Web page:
Charisma Caucus

Ted Cruz Had Another Big Weekend

Ted Cruz
Ted Cruz picked up another 14 delegates from Wyoming over the weekend, but more importantly, he locked in his place in the Republican national convention by securing his eighth state or territorial delegate majority. (Reuters photo)

Barring the rules being changed just before the Republican National Convention in July, there are now two candidates who have qualified for the presidential nomination.

Under the now-infamous Rule 40(b), U.S. Sen. Ted Cruz (R-Texas) joined businessman Donald Trump by adding his eighth state or territorial delegate majority over the weekend. Regardless of the outcome of the remaining primaries and caucuses, he will be put in for the nomination alongside Trump.

Wyoming held its state convention Saturday, at which the remaining 14 statewide delegates were elected by party members. And, much like when the district delegates were selected last month, Cruz was the overwhelming choice; he won all 14 of them, giving him 23 of the state's 29 delegates to the national convention.

"We had a tremendous show of grassroots support that resulted in a critical victory at today's Wyoming Republican Convention," he said afterward. "Grassroots are rising up. Republicans overwhelmingly elected delegates who will support us at the national convention and nominate us to take on Hillary Clinton."

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Cruz also has delegate majorities from his home state of Texas, Kansas, Maine, Idaho, Utah, Wisconsin and Colorado.

"This victory continues a momentum shift that started in Utah and carried through Wisconsin, North Dakota and Colorado," he added. "This is how elections are won in America. This is another step in our drive to win a majority of Republicans to be the nominee."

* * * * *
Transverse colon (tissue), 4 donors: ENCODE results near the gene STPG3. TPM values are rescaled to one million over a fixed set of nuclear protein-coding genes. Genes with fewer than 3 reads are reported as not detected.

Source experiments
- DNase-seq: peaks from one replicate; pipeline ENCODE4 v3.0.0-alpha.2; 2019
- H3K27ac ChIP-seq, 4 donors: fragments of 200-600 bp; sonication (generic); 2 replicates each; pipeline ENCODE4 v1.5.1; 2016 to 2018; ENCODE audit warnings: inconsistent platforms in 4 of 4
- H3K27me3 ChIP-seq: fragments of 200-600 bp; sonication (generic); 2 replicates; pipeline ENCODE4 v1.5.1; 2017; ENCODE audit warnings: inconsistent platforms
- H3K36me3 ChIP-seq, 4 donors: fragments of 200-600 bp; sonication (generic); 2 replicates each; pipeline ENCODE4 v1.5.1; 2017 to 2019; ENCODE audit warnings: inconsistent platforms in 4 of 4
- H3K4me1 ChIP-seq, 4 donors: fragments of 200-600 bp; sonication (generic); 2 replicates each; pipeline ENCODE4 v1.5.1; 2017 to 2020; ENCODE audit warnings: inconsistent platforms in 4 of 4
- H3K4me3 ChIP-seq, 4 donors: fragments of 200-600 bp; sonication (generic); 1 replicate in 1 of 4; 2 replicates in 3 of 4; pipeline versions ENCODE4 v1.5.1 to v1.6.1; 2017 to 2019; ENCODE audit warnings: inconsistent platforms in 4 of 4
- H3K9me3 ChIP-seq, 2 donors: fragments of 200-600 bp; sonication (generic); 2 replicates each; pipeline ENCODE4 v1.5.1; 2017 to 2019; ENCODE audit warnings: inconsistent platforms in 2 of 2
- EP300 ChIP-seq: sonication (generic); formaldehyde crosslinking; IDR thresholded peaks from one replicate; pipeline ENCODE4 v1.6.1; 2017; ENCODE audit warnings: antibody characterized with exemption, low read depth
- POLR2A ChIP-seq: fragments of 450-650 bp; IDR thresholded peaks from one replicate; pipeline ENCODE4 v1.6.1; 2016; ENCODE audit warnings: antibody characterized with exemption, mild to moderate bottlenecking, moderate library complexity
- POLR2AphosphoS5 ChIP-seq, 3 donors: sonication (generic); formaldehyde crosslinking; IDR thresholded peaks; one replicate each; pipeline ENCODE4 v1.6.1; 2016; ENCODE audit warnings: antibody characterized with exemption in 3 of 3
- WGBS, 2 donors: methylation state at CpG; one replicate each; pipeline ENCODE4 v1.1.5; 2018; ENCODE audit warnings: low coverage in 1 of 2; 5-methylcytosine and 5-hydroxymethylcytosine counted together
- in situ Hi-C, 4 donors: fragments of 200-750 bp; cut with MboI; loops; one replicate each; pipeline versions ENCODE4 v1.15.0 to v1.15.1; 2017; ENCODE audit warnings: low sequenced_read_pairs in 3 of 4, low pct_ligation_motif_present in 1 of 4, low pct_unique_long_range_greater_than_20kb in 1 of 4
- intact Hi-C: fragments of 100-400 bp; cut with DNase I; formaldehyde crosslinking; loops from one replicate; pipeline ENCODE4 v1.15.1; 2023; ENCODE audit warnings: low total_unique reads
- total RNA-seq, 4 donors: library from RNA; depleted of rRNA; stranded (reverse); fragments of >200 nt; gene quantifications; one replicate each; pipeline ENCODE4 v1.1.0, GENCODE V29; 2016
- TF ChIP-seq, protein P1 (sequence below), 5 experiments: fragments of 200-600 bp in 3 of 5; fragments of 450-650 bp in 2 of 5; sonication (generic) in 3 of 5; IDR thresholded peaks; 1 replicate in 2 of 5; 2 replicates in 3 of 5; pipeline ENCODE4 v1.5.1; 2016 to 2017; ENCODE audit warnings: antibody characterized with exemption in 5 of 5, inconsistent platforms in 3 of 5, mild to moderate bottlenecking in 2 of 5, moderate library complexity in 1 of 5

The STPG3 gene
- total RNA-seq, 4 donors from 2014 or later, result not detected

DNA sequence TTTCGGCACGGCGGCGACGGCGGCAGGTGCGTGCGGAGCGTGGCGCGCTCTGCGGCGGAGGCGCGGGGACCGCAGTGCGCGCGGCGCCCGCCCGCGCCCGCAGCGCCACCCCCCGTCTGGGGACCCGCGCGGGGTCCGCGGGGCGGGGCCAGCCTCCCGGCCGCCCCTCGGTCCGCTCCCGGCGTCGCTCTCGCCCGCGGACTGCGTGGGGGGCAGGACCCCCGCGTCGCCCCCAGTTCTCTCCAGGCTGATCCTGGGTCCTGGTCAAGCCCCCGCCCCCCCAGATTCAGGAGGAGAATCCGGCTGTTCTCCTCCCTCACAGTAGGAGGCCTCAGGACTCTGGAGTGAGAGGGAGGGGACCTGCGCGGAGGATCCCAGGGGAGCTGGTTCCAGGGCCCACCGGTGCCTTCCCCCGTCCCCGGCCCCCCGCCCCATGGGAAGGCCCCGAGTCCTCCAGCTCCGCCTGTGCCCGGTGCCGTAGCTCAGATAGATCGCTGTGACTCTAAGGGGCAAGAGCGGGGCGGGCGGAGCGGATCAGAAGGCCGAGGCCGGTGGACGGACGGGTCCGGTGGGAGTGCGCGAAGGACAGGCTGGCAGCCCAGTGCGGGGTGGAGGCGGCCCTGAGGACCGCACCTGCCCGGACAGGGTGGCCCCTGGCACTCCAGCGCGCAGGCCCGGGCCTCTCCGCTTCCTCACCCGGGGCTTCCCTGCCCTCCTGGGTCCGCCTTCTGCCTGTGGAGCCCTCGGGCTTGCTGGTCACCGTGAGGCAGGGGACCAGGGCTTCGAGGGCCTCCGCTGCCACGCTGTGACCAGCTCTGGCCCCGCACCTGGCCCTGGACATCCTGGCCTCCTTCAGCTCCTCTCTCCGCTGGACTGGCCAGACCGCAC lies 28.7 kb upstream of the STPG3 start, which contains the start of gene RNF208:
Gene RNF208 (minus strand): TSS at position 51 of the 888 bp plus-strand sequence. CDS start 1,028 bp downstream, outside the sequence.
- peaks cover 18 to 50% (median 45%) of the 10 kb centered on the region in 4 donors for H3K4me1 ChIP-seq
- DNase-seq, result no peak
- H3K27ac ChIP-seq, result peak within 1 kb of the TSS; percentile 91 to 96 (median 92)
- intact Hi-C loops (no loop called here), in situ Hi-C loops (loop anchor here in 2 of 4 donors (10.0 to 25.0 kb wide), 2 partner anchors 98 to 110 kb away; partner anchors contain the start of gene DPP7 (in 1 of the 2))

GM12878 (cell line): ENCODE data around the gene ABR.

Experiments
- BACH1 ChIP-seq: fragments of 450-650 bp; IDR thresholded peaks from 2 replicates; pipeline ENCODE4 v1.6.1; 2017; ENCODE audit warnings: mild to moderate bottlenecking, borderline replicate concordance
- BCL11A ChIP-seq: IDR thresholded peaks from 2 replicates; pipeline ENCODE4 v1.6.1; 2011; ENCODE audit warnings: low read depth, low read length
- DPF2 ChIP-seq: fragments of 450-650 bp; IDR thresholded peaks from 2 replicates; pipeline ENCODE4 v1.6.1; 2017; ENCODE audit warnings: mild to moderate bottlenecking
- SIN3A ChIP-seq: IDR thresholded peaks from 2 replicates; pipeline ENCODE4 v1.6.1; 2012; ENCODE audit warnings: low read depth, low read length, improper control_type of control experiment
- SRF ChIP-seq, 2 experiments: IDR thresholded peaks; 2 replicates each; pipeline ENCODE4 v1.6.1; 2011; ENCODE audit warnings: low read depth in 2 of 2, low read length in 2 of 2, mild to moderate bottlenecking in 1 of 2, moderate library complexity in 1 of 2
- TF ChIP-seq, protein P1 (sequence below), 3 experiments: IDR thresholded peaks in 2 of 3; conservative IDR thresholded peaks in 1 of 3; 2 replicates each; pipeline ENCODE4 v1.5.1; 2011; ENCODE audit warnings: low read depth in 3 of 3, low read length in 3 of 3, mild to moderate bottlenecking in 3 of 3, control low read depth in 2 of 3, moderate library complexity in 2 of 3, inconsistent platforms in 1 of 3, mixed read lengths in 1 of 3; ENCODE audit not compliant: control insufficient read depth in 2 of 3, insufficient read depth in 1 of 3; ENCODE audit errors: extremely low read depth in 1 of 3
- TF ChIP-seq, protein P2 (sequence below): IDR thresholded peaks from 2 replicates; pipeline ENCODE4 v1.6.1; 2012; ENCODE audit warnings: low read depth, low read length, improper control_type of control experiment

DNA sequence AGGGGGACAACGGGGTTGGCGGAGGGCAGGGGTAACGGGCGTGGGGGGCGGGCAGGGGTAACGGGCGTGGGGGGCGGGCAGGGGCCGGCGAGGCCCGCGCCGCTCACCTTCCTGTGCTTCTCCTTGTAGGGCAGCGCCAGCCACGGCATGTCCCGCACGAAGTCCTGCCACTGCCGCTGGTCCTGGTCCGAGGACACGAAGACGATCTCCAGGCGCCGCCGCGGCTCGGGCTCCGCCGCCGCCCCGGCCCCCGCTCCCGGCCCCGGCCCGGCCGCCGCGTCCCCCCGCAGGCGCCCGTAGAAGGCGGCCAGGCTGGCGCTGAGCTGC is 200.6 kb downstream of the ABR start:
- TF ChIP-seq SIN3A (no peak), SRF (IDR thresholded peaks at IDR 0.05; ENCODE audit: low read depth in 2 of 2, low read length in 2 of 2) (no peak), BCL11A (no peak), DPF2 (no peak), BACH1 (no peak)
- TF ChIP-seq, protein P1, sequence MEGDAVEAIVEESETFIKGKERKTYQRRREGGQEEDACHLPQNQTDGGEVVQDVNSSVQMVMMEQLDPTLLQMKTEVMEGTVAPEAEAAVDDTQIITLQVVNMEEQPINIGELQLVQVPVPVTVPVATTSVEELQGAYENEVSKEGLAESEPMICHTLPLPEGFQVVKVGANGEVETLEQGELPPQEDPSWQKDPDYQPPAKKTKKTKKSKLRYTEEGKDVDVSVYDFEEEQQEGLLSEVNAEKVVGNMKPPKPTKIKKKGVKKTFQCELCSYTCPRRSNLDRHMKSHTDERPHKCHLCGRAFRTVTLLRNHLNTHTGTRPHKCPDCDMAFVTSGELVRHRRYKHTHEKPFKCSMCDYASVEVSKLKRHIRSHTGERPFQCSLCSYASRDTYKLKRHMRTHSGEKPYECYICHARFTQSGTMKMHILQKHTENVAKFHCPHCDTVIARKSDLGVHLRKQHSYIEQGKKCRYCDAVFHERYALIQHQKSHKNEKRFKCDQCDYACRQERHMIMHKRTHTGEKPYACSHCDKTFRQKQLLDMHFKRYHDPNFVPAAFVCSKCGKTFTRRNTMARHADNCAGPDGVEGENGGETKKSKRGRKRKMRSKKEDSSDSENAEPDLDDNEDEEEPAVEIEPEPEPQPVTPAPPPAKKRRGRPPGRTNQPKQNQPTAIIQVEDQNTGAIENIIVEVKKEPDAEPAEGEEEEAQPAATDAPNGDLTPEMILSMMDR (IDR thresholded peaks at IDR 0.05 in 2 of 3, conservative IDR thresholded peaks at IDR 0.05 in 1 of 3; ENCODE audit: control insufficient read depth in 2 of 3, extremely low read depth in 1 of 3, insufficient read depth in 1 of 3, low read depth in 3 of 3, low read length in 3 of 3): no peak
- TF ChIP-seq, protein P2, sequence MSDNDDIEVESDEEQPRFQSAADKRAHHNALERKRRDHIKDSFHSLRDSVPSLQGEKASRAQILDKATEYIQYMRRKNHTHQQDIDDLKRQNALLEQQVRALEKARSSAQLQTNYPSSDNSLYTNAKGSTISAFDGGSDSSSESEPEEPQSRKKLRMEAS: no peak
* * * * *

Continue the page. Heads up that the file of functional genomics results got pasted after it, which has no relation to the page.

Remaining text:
After some shifting in delegate counts due to recalculations required by some states' rules, here are the new totals going into Tuesday's New York Primary:

  • Trump—759 (needs 478)
  • Cruz—555 (needs 682)
  • Kasich—144 (mathematically eliminated)
  • Remaining—769

Winning delegates will be vital to the Cruz campaign Tuesday. After the New York Primary, there will only be 674 remaining delegates left. If Cruz doesn't win at least eight delegates, he, too, will be mathematically eliminated from winning the nomination outright prior to the national convention.

Winning delegates Tuesday will be difficult, but not impossible. Cruz is unlikely to win even a plurality of the votes statewide, but could pick up delegates in individual congressional districts, if he can receive enough support to keep Trump below 50 percent while getting more than 20 percent himself.

New York has 27 congressional districts—16 in New York City and on Long Island and 11 "upstate" districts—of which nine are represented by Republicans in Washington, D.C.

Cruz also got a boost from New York City's conservative newspaper, the New York Sun, which published its endorsement for the Texas senator on Friday. It read, in part: